Myth 4. “[Aspect weaving happens] later through a bytecode writer, that’s sort of where I get off the bus.”
Truth 4. Anders is not on the Microsoft Code Coverage or Visual Studio Code Coverage bus.
Many people have an esthetic resentment against MSIL rewriting. When asked for a rational explanation, people usually answer that it’s “sort of dirty”.
MSIL is well documented, the CLR behaves almost perfectly according to its specification, so what’s wrong in producing verifiable MSIL instructions? What’s wrong in modifying the assembly before it’s actually being tested?
Many tools use MSIL rewriting, including Microsoft Code Contracts and Visual Studio Code Coverage. I’m happy that PostSharp drives this bus.
Myth 5. “We have better ways of addressing these scenarios.”
Truth 5. Anders has better ways because he owns C#, but we don’t. We can’t wait for C# 12 to have a solution to NotifyPropertyChanged.
I agree. C# 5.0 will be wonderful. The new keywords async and await solve the problem of asynchrony in a wonderful way. There’s no irony here, I’ve written my thoughts on it previously: the solution is better by an order of magnitude than what we can do with AOP.
PostSharp users, however, have had some solution to this issue for four years. Not a perfect solution, but some solution. And most importantly: developers have been able to develop this solution themselves. They didn’t need to wait for the C# team, or for me – they had a toolkit that allowed them to write their own solution.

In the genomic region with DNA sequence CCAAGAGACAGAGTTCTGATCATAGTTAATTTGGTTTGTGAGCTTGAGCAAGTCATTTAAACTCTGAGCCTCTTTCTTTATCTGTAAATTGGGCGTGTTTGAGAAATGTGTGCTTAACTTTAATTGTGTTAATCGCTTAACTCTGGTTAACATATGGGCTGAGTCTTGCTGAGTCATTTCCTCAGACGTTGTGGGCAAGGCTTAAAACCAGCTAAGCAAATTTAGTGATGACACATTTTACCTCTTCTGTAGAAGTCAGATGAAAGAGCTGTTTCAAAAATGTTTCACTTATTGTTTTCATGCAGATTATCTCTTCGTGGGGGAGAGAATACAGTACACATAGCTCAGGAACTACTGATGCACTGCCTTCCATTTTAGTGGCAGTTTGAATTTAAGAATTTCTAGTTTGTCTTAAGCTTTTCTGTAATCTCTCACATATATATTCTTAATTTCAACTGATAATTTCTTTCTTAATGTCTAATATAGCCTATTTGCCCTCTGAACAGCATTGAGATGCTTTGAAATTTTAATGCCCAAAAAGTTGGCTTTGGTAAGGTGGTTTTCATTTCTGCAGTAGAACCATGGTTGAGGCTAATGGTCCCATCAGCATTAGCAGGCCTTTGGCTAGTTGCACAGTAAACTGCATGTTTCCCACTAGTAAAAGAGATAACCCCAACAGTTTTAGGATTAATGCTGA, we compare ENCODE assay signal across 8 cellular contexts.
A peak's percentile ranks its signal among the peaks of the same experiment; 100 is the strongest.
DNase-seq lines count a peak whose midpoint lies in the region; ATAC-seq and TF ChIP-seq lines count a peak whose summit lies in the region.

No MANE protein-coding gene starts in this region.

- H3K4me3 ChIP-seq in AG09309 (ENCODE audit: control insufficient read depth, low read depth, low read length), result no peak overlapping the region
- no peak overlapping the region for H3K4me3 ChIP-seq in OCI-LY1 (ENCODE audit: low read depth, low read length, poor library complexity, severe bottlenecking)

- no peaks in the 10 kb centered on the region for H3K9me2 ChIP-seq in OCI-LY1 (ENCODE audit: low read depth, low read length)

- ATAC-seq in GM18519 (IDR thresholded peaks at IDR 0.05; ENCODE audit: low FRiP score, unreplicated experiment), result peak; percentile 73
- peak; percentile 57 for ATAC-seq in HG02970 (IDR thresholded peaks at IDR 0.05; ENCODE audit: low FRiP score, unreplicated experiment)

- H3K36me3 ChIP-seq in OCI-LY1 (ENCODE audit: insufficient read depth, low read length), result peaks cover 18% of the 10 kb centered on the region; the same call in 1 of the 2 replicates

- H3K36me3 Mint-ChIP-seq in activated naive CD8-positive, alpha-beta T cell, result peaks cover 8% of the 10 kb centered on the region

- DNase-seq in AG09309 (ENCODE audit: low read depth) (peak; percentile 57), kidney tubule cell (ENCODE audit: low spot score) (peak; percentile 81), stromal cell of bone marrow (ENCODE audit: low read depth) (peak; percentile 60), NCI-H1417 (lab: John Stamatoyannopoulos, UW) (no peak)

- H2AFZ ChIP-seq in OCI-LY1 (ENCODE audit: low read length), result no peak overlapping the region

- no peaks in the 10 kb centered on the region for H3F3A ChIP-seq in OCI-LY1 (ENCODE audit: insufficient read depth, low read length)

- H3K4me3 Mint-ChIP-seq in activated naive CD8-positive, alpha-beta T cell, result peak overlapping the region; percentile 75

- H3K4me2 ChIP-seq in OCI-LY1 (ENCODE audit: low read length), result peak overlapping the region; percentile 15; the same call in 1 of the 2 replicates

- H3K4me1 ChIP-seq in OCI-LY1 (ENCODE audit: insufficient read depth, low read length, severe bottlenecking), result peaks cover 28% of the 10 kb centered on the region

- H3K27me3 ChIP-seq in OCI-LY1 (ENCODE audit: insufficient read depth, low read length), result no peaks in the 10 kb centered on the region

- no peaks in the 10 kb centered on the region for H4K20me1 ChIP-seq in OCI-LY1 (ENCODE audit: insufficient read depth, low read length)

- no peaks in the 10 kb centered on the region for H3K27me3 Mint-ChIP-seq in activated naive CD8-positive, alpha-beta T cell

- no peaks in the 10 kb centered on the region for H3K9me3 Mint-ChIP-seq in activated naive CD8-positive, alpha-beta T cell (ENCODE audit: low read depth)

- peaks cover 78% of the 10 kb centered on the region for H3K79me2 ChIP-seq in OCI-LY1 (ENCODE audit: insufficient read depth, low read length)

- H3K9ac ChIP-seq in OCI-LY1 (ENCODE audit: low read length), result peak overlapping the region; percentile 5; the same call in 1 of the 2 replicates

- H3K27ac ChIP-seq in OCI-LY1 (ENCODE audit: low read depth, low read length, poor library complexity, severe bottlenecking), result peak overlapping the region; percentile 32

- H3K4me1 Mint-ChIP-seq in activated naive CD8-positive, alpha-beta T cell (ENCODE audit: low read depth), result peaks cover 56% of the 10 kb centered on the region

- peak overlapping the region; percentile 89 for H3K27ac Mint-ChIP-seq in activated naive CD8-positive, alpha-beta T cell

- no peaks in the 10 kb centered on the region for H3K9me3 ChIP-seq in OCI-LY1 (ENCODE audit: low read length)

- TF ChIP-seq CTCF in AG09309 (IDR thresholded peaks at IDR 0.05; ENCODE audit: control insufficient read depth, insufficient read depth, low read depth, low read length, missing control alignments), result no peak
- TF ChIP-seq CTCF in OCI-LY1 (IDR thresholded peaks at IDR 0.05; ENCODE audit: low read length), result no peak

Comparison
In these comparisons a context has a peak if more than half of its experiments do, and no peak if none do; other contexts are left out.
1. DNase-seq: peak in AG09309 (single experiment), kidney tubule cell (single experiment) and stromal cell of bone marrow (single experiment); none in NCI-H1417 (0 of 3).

I fully understand that when the C# team picks up a problem it has – and succeeds – to find a magnificent ad-hoc solution. The point is: there are lots of issues where AOP can help, and if we had to wait for the language to come with an ad-hoc solution, we would probably wait forever.
What’s more, do we really need an ad-hoc solution every time? Wouldn’t it be better to abstract this set of issues and design a solution to the abstract problem? This solution is aspect-oriented programming.
Anders Hejlsberg fails to acknowledge the need for better support for meta-programming in C#, which is what AOP addresses. It’s not just about me and several thousand PostSharp users. Many teams in Microsoft itself have identified the same need. Windows Communication Framework (WCF) has its AOP framework (generalized into custom behaviors). ASP.NET MVC has its own (filters). Unity and PIAB have their own. Folks from Code Contracts would probably have appreciated the ability to hook the compiler. This need is largely being ignored.
There’s some speculation that C# 6.0 would “open the compiler”. From what I could hear from Anders Hejsberg and Mads Togersen, there’s no indication that the compiler would allow “extensions” to hook into the pipeline, much less modify its object model. Instead, we see the sign of fear of “someone messing with invariants” and of intractable cases to be handled by Microsoft Support. With regards to supportability, designing an extensible compiler is difficult, so I would not expect the first version “managed compiler” to support any extensibility. Therefore, within a horizon of 8-10 years (beyond which it’s difficult to predict anything anyway), I would not bet on an extensible compiler.
Therefore, PostSharp is there to stay. There’s a gap between the disciplined but inflexible programming model of C#, and the flexible but undisciplined model of dynamic languages. PostSharp bridges this gap, and PostSharp may well convince some folks to stay with C#.